He shook his head helplessly. “He just slowly seemed to… fade. Or retreat. Sometimes he’d still come out to help when needed, and he didn’t seem any less capable, but he’d be quiet, not joking or laughing or staying any longer than he had to. Zogen would just go back to his home in the woods and stay there. He didn’t even trade in town much anymore – just hunted and fished alone. The children –” his breath caught, then he continued, “the younger children, the ones who hadn’t seen him early on… they called him ‘Shadowman’ because he would come and go through the woods like a shadow. He was … their scary story, I guess. Though not scary enough to keep them out of the woods, and several of them said that if they actually met him in the woods he was quite kind – helped them find berries, gave back toys they lost, things like that.”
“Did he get any worse?” Tobimar asked, guessing what that poke from Poplock meant.
“Recently, yes. Jenten went by to see how he was after we’d had one nasty incursion, just a few weeks before all this started, and he reported that Zogen threatened him – even loosed fire at him – to keep him away from the cabin.”
The three exchanged glances. It sounded like a case of mental deterioration – someone who started out reasonably sane but something went wrong and then they steadily and unstoppably degenerated until they were completely insane. In the State of the Dragon King or even in Skysand there were usually ways to stop or even reverse this, especially with the help of the priests or mages, but here that didn’t seem likely.
Especially – now that he noticed – that the supernal rightness of Kaizatenzei was fading. We’re between cities, where their influence is weakest, where the Seven Stars did not reach.
Where there can truly be monsters.
“Were there any more disappearances?” Kyri asked after a moment.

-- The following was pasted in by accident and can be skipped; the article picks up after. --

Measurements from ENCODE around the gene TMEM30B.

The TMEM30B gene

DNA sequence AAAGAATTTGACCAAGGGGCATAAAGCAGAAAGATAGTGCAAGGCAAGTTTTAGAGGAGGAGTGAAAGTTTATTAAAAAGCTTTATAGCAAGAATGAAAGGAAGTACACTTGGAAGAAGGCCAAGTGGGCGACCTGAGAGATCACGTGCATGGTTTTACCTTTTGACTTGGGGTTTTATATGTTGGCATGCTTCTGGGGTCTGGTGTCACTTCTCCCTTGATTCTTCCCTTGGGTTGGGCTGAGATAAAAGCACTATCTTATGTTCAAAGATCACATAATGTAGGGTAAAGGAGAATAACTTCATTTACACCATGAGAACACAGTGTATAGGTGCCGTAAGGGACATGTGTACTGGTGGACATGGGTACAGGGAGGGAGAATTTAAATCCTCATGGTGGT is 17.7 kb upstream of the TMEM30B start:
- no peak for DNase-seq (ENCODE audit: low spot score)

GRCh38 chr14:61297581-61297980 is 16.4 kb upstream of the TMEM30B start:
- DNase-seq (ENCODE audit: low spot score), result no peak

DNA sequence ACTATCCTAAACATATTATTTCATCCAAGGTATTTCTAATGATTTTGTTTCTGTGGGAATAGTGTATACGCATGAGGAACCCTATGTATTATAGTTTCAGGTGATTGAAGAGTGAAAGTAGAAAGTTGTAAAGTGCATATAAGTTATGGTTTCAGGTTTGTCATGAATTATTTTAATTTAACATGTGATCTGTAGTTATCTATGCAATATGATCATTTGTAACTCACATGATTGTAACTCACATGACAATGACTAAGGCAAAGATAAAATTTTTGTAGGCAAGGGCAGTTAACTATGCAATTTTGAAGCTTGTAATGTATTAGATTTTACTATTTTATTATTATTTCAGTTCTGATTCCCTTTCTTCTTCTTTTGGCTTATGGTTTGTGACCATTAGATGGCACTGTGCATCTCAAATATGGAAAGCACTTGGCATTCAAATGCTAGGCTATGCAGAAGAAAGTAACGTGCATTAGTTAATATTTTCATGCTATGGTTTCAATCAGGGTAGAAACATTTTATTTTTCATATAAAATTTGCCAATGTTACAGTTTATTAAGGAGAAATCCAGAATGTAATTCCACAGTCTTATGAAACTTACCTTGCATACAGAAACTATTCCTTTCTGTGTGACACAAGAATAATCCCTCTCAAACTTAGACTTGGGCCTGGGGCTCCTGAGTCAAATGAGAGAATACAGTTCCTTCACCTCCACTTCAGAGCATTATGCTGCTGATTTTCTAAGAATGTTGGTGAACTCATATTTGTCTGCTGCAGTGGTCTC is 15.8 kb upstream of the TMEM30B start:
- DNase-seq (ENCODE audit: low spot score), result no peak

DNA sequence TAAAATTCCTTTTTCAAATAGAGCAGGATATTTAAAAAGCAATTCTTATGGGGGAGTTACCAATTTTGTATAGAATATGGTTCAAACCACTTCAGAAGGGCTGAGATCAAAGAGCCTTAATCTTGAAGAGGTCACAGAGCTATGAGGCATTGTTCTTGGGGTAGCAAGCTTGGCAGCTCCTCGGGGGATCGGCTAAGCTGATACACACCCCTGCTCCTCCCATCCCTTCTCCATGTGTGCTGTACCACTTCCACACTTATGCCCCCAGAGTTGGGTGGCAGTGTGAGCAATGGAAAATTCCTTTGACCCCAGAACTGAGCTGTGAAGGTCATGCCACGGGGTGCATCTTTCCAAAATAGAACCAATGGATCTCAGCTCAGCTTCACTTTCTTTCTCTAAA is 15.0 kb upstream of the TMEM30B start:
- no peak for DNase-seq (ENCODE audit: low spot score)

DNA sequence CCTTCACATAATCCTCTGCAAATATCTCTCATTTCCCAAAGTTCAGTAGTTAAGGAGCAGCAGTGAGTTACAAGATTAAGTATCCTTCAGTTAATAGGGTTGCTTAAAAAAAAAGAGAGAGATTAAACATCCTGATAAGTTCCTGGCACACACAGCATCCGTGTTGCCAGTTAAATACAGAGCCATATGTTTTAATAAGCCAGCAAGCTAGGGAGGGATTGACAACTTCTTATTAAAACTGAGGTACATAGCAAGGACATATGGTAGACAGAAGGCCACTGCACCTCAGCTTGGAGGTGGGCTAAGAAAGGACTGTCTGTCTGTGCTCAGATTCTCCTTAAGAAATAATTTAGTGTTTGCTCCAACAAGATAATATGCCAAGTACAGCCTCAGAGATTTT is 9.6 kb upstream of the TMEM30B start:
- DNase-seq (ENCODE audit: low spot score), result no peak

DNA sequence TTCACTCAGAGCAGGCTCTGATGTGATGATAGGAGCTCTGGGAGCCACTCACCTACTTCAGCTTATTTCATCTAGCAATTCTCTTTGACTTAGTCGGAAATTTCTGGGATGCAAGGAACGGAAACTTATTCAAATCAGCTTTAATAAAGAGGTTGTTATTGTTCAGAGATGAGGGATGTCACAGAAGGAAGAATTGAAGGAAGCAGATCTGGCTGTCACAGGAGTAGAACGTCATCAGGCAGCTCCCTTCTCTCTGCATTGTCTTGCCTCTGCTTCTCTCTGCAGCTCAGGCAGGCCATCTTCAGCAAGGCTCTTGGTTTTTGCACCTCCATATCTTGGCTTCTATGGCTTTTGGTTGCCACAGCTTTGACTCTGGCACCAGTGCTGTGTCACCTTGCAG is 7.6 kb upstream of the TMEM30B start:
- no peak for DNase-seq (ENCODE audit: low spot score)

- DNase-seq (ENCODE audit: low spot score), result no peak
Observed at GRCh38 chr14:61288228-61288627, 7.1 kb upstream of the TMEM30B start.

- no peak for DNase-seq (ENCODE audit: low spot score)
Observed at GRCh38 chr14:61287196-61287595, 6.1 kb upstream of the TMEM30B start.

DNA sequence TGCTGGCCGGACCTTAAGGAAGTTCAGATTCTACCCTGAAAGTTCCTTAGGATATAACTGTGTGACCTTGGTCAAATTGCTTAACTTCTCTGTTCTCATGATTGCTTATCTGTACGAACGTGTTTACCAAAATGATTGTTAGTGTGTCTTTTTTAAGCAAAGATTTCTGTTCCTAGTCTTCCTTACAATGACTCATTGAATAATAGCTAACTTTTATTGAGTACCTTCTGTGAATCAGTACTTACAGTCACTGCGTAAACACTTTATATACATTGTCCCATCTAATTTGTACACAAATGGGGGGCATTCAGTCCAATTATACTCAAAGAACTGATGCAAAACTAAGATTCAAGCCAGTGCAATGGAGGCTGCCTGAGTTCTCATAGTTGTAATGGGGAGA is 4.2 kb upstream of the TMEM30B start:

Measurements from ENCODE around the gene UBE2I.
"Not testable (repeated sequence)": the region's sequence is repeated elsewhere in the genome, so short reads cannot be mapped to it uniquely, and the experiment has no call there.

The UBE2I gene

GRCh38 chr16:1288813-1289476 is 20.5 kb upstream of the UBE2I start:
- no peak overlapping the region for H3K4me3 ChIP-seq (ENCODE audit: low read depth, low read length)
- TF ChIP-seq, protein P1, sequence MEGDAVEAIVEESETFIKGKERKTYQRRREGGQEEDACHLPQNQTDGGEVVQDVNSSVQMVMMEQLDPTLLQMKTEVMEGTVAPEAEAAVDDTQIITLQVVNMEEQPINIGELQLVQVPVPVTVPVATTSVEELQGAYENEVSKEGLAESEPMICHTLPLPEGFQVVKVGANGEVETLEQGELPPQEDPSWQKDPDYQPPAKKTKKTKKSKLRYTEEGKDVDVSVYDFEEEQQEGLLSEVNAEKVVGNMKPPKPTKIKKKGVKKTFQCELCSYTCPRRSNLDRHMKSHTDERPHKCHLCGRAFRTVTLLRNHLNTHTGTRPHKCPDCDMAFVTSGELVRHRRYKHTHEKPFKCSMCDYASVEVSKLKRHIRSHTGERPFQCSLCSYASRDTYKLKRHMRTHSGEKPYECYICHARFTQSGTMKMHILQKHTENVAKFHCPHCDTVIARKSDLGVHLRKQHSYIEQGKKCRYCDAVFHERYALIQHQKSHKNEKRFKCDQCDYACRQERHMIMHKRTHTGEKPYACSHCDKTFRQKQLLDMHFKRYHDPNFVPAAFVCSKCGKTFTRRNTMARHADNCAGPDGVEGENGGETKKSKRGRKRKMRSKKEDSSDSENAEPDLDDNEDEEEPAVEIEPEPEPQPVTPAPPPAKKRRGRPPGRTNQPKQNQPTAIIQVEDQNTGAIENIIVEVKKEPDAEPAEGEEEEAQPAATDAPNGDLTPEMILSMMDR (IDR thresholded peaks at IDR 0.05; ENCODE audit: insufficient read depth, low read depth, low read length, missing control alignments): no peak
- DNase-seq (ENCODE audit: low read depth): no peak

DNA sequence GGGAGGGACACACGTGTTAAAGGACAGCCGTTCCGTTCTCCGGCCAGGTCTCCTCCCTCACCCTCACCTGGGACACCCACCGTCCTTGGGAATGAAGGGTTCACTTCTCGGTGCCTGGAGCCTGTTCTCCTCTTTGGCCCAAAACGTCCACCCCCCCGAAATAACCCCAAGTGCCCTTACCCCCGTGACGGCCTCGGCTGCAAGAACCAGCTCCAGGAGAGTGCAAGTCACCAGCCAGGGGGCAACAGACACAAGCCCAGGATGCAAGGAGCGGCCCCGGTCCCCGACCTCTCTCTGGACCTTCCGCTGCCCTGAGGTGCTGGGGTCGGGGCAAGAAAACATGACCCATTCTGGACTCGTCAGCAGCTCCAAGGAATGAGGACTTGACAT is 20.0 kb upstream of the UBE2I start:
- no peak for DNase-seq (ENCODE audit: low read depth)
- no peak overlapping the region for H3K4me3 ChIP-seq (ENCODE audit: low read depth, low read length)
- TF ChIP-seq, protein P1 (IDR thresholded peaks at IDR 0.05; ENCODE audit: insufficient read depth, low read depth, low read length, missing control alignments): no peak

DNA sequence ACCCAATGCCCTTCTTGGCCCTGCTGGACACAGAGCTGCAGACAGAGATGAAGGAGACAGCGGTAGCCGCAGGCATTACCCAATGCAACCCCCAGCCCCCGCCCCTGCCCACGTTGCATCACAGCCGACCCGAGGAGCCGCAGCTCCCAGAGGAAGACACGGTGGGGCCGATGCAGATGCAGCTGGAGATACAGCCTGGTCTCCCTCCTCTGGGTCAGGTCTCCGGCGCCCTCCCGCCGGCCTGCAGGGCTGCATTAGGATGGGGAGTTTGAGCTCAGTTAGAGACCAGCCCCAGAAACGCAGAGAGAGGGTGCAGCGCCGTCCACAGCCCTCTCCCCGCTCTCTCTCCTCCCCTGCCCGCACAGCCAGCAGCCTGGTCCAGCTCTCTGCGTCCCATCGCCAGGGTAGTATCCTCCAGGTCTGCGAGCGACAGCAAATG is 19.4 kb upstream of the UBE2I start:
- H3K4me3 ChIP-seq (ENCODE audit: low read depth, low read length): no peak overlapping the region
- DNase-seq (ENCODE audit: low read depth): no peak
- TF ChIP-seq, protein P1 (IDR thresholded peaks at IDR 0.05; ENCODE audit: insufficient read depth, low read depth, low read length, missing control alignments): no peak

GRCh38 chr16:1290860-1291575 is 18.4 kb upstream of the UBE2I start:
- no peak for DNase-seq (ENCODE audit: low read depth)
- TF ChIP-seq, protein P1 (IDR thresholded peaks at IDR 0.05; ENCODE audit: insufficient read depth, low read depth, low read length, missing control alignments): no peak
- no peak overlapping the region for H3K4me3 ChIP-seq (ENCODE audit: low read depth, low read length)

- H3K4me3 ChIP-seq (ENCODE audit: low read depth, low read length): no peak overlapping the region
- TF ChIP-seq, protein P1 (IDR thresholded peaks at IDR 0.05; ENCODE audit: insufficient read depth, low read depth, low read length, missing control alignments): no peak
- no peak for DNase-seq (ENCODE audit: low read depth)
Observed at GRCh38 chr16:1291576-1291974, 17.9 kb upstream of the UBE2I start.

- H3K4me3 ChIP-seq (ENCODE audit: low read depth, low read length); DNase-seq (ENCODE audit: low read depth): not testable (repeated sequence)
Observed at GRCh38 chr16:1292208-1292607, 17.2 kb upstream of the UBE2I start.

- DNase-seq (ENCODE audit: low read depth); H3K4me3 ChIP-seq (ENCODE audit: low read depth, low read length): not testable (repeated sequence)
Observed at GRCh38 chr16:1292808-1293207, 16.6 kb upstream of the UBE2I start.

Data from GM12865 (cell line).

“Another little boy – one that, as you might guess, Hamule had said she was playing with, disappeared the day before I left. He was with his parents visiting with the Reflect and his family, and vanished while he was playing inside the mansion. A side door was found open and running footprints going into the forest could be distinguished on the ground. There were some other marks on the ground farther in but they could not be distinguished clearly enough to make any sense of them.” Cirnala sighed. “And since it will have been more than a week since I’ve been gone, I suppose another child may have been taken.”
“Tell me truly; they were already speaking before you left of Zogen being the one responsible, yes?” Hiriista asked.
A long hiss escaped the mazakh‘s lips. “Then it will not be long before they overcome their fear of the strength of a Color and decide to use sheer numbers to put a stop to this. If they are wrong and, somehow, Zogen Josan is not to blame, an innocent man will be killed, and if they are right, Zogen will kill many of them… perhaps all of them… before it is over.”
“All of them?” Kyri repeated incredulously.
“It is … possible. If he has fortified his home and is prepared…” Hiriista shook his head and his whole body followed suit.
“Then we’d better hurry,” Tobimar said, and picked up the pace.
“We will hurry,” Kyri said, and her voice was chilled steel. “And we will put an end to this, before any more innocents are killed.”